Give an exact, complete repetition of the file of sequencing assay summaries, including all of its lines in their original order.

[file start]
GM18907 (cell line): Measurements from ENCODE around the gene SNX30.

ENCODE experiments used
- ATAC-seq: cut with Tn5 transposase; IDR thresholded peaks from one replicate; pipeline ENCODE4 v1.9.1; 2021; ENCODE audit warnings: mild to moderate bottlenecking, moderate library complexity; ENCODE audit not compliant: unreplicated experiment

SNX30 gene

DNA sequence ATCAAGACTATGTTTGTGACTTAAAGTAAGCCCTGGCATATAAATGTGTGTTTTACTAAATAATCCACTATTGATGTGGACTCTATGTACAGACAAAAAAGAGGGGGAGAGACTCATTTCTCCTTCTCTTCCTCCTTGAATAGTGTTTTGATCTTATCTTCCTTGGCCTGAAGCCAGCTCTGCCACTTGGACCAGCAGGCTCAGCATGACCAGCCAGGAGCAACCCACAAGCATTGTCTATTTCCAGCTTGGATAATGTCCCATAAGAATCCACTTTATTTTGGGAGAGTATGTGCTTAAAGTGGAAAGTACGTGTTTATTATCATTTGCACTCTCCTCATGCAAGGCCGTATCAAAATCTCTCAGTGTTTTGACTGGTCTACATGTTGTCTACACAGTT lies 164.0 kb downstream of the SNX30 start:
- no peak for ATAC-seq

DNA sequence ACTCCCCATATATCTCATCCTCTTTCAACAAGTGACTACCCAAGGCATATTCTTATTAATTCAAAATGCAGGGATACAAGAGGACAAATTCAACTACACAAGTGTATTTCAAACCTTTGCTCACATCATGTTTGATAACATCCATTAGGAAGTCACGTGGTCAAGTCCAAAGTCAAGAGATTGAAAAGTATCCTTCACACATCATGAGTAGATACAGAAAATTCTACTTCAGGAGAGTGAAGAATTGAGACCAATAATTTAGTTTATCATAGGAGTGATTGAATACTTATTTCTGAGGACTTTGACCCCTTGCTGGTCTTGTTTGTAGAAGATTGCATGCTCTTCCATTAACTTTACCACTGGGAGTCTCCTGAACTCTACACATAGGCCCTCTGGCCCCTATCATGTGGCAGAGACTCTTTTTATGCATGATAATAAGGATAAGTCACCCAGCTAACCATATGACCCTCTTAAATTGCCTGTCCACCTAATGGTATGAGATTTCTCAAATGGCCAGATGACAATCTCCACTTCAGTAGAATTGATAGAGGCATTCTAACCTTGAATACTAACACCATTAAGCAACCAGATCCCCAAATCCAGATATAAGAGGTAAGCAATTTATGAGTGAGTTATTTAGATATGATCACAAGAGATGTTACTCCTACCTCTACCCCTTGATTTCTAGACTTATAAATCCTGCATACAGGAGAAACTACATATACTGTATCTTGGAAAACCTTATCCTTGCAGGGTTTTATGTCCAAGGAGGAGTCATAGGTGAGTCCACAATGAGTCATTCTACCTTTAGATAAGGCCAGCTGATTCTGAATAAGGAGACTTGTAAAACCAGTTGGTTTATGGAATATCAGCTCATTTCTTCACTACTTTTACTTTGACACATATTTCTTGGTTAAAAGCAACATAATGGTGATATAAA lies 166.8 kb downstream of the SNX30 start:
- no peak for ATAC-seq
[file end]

GM18907 (cell line): Measurements from ENCODE around the gene SNX30.

ENCODE experiments used
- ATAC-seq: cut with Tn5 transposase; IDR thresholded peaks from one replicate; pipeline ENCODE4 v1.9.1; 2021; ENCODE audit warnings: mild to moderate bottlenecking, moderate library complexity; ENCODE audit not compliant: unreplicated experiment

SNX30 gene

DNA sequence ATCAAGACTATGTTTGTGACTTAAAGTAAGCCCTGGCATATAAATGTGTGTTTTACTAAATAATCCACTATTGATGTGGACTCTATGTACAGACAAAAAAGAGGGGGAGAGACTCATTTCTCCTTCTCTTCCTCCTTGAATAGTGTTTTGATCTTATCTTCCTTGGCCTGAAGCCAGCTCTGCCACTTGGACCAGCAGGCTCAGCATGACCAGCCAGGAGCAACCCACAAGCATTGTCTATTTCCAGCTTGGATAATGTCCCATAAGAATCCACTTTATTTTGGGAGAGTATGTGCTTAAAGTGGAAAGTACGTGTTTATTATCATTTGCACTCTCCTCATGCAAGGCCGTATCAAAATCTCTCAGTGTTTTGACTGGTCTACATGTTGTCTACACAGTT lies 164.0 kb downstream of the SNX30 start:
- no peak for ATAC-seq

DNA sequence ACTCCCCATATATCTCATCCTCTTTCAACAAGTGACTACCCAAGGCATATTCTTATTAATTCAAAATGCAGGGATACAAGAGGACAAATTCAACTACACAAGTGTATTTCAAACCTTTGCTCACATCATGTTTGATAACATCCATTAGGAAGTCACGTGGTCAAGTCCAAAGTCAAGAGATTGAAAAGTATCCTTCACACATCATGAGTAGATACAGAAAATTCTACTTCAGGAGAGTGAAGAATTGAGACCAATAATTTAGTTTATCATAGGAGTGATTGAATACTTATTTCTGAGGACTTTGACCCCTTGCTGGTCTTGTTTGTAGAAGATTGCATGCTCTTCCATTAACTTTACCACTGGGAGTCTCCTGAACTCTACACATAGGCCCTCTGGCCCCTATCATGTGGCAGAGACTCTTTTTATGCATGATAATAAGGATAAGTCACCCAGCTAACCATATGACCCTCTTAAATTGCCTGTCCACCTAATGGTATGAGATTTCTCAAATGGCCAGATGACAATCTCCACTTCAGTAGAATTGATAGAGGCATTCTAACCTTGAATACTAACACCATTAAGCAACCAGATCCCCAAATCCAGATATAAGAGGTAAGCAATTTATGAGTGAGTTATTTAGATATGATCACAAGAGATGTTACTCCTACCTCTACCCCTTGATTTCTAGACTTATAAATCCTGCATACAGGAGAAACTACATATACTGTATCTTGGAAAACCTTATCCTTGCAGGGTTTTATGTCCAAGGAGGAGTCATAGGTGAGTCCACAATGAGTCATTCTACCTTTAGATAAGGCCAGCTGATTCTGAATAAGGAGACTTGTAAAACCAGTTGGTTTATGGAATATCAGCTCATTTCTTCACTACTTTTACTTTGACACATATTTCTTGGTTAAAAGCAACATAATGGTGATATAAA lies 166.8 kb downstream of the SNX30 start:
- no peak for ATAC-seq